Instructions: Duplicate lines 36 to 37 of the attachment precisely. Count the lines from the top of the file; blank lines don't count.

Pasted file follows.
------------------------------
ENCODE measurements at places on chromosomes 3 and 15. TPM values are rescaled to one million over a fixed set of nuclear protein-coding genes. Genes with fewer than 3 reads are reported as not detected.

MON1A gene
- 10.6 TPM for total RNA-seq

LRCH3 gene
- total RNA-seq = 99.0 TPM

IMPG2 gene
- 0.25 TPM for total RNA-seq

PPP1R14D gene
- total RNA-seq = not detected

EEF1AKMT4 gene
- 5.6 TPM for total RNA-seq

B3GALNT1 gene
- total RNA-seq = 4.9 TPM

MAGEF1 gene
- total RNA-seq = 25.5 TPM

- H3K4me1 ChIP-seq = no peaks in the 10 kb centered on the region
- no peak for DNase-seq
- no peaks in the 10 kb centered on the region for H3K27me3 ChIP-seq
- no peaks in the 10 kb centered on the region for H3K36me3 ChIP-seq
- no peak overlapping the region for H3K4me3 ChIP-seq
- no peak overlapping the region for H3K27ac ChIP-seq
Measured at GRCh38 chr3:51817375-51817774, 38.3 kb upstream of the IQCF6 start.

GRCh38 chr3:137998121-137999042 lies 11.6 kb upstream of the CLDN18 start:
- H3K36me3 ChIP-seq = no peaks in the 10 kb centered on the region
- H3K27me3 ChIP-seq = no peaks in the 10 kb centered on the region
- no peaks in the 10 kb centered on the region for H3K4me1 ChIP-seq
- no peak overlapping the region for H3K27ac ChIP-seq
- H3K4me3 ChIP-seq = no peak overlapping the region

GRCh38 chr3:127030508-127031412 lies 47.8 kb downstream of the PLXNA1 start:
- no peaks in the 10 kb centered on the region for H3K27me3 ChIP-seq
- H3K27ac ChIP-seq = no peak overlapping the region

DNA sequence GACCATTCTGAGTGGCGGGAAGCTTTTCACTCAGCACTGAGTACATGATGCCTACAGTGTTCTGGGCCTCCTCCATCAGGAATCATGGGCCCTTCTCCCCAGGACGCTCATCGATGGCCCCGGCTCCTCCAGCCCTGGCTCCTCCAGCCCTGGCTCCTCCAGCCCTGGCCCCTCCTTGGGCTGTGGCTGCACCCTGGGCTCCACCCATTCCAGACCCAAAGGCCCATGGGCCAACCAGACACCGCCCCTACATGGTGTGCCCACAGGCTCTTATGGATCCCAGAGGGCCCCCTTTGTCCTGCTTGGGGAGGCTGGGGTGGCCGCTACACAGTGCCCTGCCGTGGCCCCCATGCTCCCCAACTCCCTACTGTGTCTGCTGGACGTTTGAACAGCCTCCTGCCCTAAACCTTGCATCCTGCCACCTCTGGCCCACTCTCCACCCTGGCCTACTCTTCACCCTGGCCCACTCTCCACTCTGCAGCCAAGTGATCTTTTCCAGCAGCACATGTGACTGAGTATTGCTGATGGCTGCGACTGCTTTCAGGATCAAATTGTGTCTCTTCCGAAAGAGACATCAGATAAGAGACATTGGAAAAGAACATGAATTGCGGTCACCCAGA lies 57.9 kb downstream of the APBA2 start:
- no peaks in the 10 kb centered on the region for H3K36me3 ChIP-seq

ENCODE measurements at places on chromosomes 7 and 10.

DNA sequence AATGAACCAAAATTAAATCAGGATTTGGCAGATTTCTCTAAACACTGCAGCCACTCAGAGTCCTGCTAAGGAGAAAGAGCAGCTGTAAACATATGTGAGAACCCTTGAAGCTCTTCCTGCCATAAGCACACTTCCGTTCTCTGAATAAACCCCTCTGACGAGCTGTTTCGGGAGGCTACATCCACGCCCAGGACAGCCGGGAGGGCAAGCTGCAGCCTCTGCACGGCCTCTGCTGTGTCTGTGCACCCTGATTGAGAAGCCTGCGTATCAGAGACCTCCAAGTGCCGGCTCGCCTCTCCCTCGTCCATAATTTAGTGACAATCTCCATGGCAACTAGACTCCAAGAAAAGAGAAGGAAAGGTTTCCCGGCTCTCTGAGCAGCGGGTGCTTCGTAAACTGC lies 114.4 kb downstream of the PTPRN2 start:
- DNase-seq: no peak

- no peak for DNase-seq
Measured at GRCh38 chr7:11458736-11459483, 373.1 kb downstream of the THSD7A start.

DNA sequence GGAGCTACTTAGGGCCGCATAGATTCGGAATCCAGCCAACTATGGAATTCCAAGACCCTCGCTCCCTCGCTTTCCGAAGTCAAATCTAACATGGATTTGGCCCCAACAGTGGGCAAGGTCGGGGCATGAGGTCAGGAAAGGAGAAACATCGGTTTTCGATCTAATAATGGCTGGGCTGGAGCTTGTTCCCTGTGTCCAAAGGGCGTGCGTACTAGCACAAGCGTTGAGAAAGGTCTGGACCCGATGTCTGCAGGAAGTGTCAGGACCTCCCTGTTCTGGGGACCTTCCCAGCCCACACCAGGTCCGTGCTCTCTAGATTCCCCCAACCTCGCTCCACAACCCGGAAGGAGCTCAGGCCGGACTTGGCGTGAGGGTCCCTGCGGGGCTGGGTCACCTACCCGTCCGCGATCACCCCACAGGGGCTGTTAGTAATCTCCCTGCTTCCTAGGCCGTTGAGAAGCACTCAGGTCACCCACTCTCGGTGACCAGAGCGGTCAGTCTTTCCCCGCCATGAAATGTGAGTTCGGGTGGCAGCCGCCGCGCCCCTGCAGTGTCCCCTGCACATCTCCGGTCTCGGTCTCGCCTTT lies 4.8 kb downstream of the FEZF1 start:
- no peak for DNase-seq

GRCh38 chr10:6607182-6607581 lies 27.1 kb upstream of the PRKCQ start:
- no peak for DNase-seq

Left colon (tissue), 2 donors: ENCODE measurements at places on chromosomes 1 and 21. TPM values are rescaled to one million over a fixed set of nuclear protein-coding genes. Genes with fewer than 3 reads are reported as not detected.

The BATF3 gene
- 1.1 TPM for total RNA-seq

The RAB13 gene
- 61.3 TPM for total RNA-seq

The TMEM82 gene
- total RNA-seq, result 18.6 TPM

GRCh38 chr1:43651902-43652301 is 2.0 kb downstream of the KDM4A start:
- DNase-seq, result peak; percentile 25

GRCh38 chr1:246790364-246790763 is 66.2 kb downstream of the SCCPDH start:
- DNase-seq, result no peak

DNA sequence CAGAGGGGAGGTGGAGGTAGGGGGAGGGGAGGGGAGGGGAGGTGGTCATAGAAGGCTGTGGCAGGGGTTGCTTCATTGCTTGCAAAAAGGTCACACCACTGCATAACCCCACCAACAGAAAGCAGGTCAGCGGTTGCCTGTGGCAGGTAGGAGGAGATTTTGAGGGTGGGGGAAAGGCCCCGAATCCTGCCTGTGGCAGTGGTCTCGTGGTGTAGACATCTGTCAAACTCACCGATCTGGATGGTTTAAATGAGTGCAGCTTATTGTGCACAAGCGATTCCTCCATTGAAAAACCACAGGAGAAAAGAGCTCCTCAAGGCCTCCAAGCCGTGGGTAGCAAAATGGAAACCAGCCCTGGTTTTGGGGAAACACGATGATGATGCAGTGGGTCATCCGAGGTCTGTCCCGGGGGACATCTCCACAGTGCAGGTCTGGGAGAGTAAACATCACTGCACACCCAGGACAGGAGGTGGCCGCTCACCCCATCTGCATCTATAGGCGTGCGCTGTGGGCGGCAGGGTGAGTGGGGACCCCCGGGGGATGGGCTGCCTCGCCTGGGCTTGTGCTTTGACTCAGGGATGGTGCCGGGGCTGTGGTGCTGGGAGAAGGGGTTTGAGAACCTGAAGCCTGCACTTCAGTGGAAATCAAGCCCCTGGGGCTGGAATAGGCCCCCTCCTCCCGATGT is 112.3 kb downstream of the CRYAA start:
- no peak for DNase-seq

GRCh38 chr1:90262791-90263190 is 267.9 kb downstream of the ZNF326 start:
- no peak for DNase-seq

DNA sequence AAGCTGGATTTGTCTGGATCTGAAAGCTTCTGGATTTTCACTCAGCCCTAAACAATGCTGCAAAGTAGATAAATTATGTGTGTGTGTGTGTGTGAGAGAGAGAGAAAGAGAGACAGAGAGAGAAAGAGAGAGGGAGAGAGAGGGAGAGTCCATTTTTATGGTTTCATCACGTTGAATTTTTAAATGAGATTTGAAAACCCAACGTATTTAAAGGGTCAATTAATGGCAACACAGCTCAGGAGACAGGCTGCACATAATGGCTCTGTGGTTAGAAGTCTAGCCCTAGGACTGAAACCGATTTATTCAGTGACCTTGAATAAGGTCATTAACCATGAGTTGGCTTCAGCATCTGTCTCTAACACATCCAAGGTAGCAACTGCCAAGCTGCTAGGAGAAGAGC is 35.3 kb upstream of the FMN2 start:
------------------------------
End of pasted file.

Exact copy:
- DNase-seq: no peak

- no peak for DNase-seq